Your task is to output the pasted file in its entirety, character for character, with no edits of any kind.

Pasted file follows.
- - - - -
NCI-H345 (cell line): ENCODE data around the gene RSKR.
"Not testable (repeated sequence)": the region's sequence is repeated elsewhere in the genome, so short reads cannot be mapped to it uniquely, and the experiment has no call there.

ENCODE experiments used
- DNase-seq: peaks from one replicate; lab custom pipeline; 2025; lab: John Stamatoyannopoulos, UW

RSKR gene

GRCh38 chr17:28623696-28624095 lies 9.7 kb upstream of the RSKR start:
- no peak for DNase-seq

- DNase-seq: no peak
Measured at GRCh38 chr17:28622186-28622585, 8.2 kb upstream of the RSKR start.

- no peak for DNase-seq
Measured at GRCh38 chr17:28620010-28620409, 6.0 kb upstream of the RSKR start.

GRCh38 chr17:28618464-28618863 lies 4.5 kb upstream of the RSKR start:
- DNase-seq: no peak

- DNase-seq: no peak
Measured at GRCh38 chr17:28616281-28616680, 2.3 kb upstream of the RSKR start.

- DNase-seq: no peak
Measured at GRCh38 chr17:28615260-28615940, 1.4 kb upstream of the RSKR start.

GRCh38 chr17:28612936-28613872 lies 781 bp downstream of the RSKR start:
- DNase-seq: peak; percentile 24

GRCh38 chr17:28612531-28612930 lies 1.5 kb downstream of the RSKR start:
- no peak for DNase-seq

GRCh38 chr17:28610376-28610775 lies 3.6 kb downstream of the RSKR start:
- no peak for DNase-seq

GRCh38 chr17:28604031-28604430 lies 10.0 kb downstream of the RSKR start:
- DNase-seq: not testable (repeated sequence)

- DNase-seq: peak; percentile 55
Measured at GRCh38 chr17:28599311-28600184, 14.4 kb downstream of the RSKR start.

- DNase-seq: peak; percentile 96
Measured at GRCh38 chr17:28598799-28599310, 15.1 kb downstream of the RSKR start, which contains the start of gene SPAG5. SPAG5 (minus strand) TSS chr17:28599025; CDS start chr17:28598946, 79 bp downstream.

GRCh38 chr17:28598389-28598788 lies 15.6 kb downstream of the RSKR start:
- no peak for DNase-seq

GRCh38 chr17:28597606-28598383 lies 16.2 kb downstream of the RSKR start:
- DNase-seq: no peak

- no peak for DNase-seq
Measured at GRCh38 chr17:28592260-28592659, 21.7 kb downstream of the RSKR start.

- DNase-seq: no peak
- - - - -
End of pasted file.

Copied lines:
NCI-H345 (cell line): ENCODE data around the gene RSKR.
"Not testable (repeated sequence)": the region's sequence is repeated elsewhere in the genome, so short reads cannot be mapped to it uniquely, and the experiment has no call there.

ENCODE experiments used
- DNase-seq: peaks from one replicate; lab custom pipeline; 2025; lab: John Stamatoyannopoulos, UW

RSKR gene

GRCh38 chr17:28623696-28624095 lies 9.7 kb upstream of the RSKR start:
- no peak for DNase-seq

- DNase-seq: no peak
Measured at GRCh38 chr17:28622186-28622585, 8.2 kb upstream of the RSKR start.

- no peak for DNase-seq
Measured at GRCh38 chr17:28620010-28620409, 6.0 kb upstream of the RSKR start.

GRCh38 chr17:28618464-28618863 lies 4.5 kb upstream of the RSKR start:
- DNase-seq: no peak

- DNase-seq: no peak
Measured at GRCh38 chr17:28616281-28616680, 2.3 kb upstream of the RSKR start.

- DNase-seq: no peak
Measured at GRCh38 chr17:28615260-28615940, 1.4 kb upstream of the RSKR start.

GRCh38 chr17:28612936-28613872 lies 781 bp downstream of the RSKR start:
- DNase-seq: peak; percentile 24

GRCh38 chr17:28612531-28612930 lies 1.5 kb downstream of the RSKR start:
- no peak for DNase-seq

GRCh38 chr17:28610376-28610775 lies 3.6 kb downstream of the RSKR start:
- no peak for DNase-seq

GRCh38 chr17:28604031-28604430 lies 10.0 kb downstream of the RSKR start:
- DNase-seq: not testable (repeated sequence)

- DNase-seq: peak; percentile 55
Measured at GRCh38 chr17:28599311-28600184, 14.4 kb downstream of the RSKR start.

- DNase-seq: peak; percentile 96
Measured at GRCh38 chr17:28598799-28599310, 15.1 kb downstream of the RSKR start, which contains the start of gene SPAG5. SPAG5 (minus strand) TSS chr17:28599025; CDS start chr17:28598946, 79 bp downstream.

GRCh38 chr17:28598389-28598788 lies 15.6 kb downstream of the RSKR start:
- no peak for DNase-seq

GRCh38 chr17:28597606-28598383 lies 16.2 kb downstream of the RSKR start:
- DNase-seq: no peak

- no peak for DNase-seq
Measured at GRCh38 chr17:28592260-28592659, 21.7 kb downstream of the RSKR start.

- DNase-seq: no peak